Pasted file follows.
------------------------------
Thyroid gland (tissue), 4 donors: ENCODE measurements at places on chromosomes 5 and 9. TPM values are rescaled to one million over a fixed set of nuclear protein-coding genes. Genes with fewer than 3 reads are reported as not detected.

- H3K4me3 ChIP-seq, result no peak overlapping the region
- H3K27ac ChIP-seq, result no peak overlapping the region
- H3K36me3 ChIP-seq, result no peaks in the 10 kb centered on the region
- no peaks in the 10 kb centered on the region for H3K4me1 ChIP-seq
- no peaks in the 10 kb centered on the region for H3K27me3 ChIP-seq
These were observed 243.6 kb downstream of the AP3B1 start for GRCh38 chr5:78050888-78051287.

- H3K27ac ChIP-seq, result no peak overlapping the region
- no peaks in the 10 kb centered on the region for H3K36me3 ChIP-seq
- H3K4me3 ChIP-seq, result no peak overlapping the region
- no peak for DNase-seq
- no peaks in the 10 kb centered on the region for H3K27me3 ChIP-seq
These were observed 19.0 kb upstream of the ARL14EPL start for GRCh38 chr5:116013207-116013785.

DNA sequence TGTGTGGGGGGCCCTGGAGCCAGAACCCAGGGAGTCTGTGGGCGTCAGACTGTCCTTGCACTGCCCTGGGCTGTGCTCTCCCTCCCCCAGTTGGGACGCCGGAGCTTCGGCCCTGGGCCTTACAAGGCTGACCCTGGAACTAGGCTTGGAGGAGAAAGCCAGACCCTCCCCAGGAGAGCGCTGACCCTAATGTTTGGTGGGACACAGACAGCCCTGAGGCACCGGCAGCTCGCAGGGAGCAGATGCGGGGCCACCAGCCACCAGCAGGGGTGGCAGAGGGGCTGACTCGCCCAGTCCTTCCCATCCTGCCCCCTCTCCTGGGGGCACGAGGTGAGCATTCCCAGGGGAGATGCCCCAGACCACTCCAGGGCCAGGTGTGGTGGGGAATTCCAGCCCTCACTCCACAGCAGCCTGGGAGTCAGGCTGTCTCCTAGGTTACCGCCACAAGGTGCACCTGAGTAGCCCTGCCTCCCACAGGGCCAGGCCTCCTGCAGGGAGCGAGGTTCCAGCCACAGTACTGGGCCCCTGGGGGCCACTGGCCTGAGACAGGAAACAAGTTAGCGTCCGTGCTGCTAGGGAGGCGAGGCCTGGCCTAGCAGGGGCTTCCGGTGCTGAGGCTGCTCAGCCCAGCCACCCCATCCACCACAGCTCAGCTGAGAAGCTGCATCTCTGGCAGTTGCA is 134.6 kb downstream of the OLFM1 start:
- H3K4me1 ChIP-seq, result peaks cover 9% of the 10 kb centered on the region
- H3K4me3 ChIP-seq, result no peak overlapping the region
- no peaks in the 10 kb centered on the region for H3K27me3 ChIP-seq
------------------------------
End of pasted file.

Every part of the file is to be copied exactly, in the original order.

Thyroid gland (tissue), 4 donors: ENCODE measurements at places on chromosomes 5 and 9. TPM values are rescaled to one million over a fixed set of nuclear protein-coding genes. Genes with fewer than 3 reads are reported as not detected.

- H3K4me3 ChIP-seq, result no peak overlapping the region
- H3K27ac ChIP-seq, result no peak overlapping the region
- H3K36me3 ChIP-seq, result no peaks in the 10 kb centered on the region
- no peaks in the 10 kb centered on the region for H3K4me1 ChIP-seq
- no peaks in the 10 kb centered on the region for H3K27me3 ChIP-seq
These were observed 243.6 kb downstream of the AP3B1 start for GRCh38 chr5:78050888-78051287.

- H3K27ac ChIP-seq, result no peak overlapping the region
- no peaks in the 10 kb centered on the region for H3K36me3 ChIP-seq
- H3K4me3 ChIP-seq, result no peak overlapping the region
- no peak for DNase-seq
- no peaks in the 10 kb centered on the region for H3K27me3 ChIP-seq
These were observed 19.0 kb upstream of the ARL14EPL start for GRCh38 chr5:116013207-116013785.

DNA sequence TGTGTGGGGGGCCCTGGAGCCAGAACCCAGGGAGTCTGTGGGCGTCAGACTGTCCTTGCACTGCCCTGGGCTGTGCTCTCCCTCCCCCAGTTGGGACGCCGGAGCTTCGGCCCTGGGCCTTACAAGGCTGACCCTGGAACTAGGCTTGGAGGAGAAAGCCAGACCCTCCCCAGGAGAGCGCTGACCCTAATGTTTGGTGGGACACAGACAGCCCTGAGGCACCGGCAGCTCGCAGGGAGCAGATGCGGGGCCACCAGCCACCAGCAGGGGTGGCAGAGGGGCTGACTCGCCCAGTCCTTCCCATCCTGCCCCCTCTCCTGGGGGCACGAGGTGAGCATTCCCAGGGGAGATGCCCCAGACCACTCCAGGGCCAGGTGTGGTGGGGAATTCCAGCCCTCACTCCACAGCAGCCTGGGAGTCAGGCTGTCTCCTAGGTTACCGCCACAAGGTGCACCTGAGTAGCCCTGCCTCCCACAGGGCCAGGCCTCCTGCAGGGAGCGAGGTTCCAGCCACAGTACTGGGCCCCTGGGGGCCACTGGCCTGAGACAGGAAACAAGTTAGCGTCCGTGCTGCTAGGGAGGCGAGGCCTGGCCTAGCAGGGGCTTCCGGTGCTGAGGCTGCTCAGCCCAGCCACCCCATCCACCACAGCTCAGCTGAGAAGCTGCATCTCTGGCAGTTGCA is 134.6 kb downstream of the OLFM1 start:
- H3K4me1 ChIP-seq, result peaks cover 9% of the 10 kb centered on the region
- H3K4me3 ChIP-seq, result no peak overlapping the region
- no peaks in the 10 kb centered on the region for H3K27me3 ChIP-seq